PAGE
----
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Use of Lipid-Lowering Drugs and Associated Outcomes According to Health State Profiles in Hospitalized Older Patients

Authors Franchi C , Lancellotti G, Bertolotti M, Di Salvatore S, Nobili A, Mannucci PM , Mussi C, Ardoino I

Received 9 February 2021

Accepted for publication 10 May 2021

Published 2 July 2021 Volume 2021:16 Pages 1251—1264

DOI https://doi.org/10.2147/CIA.S305933

Checked for plagiarism Yes

Review by Single anonymous peer review

Peer reviewer comments 4

Editor who approved publication: Prof. Dr. Nandu Goswami

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Carlotta Franchi,1 Giulia Lancellotti,2 Marco Bertolotti,2 Simona Di Salvatore,2 Alessandro Nobili,1 Pier Mannuccio Mannucci,3 Chiara Mussi,2,* Ilaria Ardoino1,* On Behalf of the REPOSI (REgistro POliterapie SIMI and Società Italiana di Medicina Interna) Study Group

1Department of Neuroscience, Istituto di Ricerche Farmacologiche Mario Negri IRCCS, Milano, Italy; 2Division of Geriatrics, Department of Biomedical, metabolic and Neural Sciences and Center for Gerontological Evaluation and Research, Università di Modena e Reggio Emilia, Modena, Italy; 3Scientific Direction, Fondazione IRCCS Ca’ Granda Ospedale Maggiore Policlinico, Milano, Italy

*These authors contributed equally to this work

Correspondence: Carlotta Franchi
Unit of Pharmacoepidemiological Research in Older People, Istituto di Ricerche Farmacologiche Mario Negri IRCCS, Via Mario Negri 2, Milano, 20156, Italy
Tel +39 02 39014580
Fax +39 02 39001916
Email [email protected]

Objective: To assess how lipid-lowering drugs (LLDs) are administered in the hospitalized patients aged 65 and older and their association with clinical outcomes according to their health-related profiles.
Design: This is a retrospective study based on data from REPOSI (REgistro POliterapie SIMI – Italian Society of Internal Medicine) register, an Italian network of internal medicine hospital wards.
Setting and Participants: A total of 4642 patients with a mean age of 79 years enrolled between 2010 and 2018.
Methods: Socio-demographic characteristics, functional abilities, cognitive skills, laboratory parameters and comorbidities were used to investigate the health state profiles by using multiple correspondence analysis and clustering. Logistic regression was used to assess whether LLD prescription was associated with patients’ health state profiles and with short-term mortality.
Results: Four clusters of patients were identified according to their health state: two of them (Cluster III and IV) were the epitome of frailty conditions with poor short-term outcomes, whereas the others included healthier patients. The average prevalence of LLD use was 27.6%. The lowest prevalence was found among the healthier patients in Cluster I and among the oldest frail patients with severe functional and cognitive impairment in Cluster IV. The highest prevalence was among multimorbid patients in Cluster III (OR=4.50, 95% CI=3.76– 5.38) characterized by a high cardiovascular risk. Being prescribed with LLDs was associated with a lower 3-month mortality, even after adjusting for cluster assignment (OR=0.59; 95% CI = 0.44– 0.80).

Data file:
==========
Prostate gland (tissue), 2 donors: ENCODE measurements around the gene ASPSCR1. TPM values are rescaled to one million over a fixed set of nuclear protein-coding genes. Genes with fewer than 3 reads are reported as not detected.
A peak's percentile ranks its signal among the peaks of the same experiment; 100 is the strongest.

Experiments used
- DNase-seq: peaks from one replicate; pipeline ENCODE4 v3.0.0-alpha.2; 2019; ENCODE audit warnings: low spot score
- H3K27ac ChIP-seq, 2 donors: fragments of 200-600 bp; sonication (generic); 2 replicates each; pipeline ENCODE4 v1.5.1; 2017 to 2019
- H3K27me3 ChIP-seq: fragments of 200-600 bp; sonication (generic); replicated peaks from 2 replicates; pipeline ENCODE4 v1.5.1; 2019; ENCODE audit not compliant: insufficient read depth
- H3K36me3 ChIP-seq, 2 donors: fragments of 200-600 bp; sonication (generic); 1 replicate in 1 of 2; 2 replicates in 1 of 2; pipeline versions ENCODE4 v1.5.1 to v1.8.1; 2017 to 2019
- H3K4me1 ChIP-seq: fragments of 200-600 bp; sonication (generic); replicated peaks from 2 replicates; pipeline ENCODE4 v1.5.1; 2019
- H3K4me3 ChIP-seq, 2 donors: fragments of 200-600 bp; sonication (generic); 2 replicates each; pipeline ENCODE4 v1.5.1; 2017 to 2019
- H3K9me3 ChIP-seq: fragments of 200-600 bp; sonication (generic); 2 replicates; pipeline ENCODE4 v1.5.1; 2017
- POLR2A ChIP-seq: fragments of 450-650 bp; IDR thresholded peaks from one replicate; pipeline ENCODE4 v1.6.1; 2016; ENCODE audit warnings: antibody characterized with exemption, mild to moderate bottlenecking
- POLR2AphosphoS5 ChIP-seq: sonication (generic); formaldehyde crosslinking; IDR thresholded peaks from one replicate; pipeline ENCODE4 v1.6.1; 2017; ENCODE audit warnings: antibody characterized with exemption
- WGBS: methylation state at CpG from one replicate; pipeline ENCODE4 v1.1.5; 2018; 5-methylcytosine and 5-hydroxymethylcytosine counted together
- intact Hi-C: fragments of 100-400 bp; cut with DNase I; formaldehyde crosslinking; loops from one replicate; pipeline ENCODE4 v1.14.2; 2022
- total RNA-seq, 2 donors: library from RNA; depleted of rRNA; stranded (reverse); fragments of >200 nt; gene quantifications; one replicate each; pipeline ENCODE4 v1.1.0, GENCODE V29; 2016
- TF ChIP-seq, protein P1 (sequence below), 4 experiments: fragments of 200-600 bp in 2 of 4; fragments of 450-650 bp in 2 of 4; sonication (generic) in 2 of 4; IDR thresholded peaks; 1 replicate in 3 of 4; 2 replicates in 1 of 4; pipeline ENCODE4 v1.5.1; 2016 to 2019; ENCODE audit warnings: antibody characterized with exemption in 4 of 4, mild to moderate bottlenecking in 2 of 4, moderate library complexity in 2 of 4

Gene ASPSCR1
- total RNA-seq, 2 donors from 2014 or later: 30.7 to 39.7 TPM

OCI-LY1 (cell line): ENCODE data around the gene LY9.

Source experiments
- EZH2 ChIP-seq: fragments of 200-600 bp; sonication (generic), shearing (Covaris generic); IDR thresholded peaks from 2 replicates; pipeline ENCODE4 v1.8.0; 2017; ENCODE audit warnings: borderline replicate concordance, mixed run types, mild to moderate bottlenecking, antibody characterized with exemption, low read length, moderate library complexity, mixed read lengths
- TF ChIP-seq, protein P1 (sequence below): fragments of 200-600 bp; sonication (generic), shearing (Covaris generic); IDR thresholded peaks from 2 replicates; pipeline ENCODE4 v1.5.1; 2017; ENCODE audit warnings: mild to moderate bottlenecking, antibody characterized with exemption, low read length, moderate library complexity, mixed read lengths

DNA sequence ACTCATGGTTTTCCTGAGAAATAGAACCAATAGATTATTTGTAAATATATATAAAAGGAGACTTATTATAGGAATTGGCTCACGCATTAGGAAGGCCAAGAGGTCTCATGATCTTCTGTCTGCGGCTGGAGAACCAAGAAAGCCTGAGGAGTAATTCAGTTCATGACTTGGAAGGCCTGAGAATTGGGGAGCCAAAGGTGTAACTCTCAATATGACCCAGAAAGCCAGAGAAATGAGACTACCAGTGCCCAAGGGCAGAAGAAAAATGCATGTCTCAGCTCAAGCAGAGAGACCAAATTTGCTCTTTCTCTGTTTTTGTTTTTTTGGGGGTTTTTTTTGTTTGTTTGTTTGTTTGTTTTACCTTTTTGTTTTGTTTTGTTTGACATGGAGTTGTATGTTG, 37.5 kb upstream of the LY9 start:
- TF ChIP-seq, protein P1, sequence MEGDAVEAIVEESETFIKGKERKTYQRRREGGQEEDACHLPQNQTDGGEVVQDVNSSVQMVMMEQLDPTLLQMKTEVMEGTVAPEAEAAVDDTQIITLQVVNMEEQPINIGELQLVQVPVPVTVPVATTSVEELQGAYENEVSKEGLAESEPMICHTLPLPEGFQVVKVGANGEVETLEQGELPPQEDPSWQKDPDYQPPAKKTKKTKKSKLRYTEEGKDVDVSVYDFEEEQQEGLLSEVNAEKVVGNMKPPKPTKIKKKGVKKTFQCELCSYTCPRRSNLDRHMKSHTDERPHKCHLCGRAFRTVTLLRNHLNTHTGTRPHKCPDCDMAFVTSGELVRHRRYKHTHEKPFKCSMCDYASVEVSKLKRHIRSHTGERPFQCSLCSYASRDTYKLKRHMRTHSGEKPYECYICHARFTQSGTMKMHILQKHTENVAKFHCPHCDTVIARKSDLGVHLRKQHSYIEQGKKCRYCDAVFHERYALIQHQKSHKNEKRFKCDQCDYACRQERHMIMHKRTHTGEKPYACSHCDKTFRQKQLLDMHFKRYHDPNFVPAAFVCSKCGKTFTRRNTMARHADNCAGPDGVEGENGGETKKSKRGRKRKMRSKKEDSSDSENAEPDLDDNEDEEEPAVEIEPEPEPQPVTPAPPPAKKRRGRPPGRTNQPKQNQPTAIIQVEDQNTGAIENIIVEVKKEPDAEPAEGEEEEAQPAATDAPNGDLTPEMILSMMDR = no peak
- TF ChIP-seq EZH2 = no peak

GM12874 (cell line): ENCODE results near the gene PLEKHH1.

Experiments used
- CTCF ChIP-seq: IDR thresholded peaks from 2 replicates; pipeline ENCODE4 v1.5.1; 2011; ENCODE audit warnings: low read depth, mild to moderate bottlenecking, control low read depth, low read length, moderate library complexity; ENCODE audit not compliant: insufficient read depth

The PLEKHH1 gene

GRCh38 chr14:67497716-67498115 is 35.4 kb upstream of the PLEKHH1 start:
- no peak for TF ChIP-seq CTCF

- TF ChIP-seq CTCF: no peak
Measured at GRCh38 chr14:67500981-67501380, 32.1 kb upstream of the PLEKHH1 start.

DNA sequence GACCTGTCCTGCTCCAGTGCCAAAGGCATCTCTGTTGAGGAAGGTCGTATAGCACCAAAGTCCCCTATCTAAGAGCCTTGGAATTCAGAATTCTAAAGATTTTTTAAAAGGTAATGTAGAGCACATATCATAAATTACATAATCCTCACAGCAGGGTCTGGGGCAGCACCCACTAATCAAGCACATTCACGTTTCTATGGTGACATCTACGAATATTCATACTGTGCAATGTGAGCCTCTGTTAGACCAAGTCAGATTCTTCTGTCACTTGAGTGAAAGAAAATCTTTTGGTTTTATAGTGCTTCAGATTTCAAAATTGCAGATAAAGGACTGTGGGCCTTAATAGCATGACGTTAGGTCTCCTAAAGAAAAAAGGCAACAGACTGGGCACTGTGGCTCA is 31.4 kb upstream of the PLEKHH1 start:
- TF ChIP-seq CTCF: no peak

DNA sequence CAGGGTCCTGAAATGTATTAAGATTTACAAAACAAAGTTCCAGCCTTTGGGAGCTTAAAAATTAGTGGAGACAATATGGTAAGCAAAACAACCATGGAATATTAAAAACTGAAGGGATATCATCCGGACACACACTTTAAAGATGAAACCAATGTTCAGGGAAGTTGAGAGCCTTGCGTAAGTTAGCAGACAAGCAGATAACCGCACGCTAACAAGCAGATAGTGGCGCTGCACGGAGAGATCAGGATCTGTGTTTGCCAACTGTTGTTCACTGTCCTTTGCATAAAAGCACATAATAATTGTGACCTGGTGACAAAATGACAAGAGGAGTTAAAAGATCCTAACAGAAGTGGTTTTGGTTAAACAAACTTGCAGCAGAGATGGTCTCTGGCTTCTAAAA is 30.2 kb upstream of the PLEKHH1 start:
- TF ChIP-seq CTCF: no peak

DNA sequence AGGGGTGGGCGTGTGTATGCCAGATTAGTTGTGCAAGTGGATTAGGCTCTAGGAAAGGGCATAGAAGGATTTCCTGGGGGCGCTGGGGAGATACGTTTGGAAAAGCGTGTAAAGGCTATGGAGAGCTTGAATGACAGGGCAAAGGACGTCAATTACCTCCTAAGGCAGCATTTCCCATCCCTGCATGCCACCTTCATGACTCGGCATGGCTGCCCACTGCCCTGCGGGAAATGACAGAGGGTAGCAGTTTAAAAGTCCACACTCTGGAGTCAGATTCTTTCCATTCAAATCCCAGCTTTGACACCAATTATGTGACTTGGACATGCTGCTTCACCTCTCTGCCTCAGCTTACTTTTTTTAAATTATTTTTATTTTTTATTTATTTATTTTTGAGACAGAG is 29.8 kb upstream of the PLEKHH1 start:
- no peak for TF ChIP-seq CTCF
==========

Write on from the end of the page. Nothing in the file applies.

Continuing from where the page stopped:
Conclusion: The prevalence of LLD prescription was low and in overall agreement with guideline recommendations and with respect to patients’ health state profiles.

Keywords: statins, health state profile, multimorbidity, polypharmacy

Introduction

Population ageing is a global phenomenon,1 with strong implications on the economic, social and healthcare systems. Ageing is associated with loss of homeostasis, decrease in physiological reserves and of the functional capacity to adapt to internal and external stressors, thereby leading to an increased vulnerability to disease and ultimately to frailty.

Cardiovascular events are the leading cause of morbidity and mortality in adults aged 65 and older, with coronary heart disease and stroke accounting for 60% of deaths in the oldest old.2 Among the most important risk factors for cardiovascular disease, there are lifestyle and smoking habits, hypertension, diabetes and hypercholesterolemia. Besides modifying inadequate lifestyles and diets, drugs may help to prevent cardiovascular diseases, especially in older populations.3,4

Lipid-lowering drugs (LLDs), particularly statins, reduce mortality and atherothrombotic events, especially among high-risk patients and/or those for secondary prevention in the younger as well as in the older populations.4 Information from international guidelines is relatively scarce, mainly due to the limited evidence deriving from clinical trials in reducing atherothrombotic cardiovascular events. In particular, indication for treatment is controversial in primary prevention above the age of 75 years.4–8 In these patients, the management of hypercholesterolemia still represents a challenge, due to the high prevalence of comorbidities and polypharmacy that requires a comprehensive geriatric assessment of the complex health state of this increasing population.9

Health state assessment is a critical issue in the older people, and its evaluation is often problematic.9 The identification of health state profiles associated with different clinical outcomes was thought to provide a better practical support to address in older population the appropriate choice of pharmacological therapy.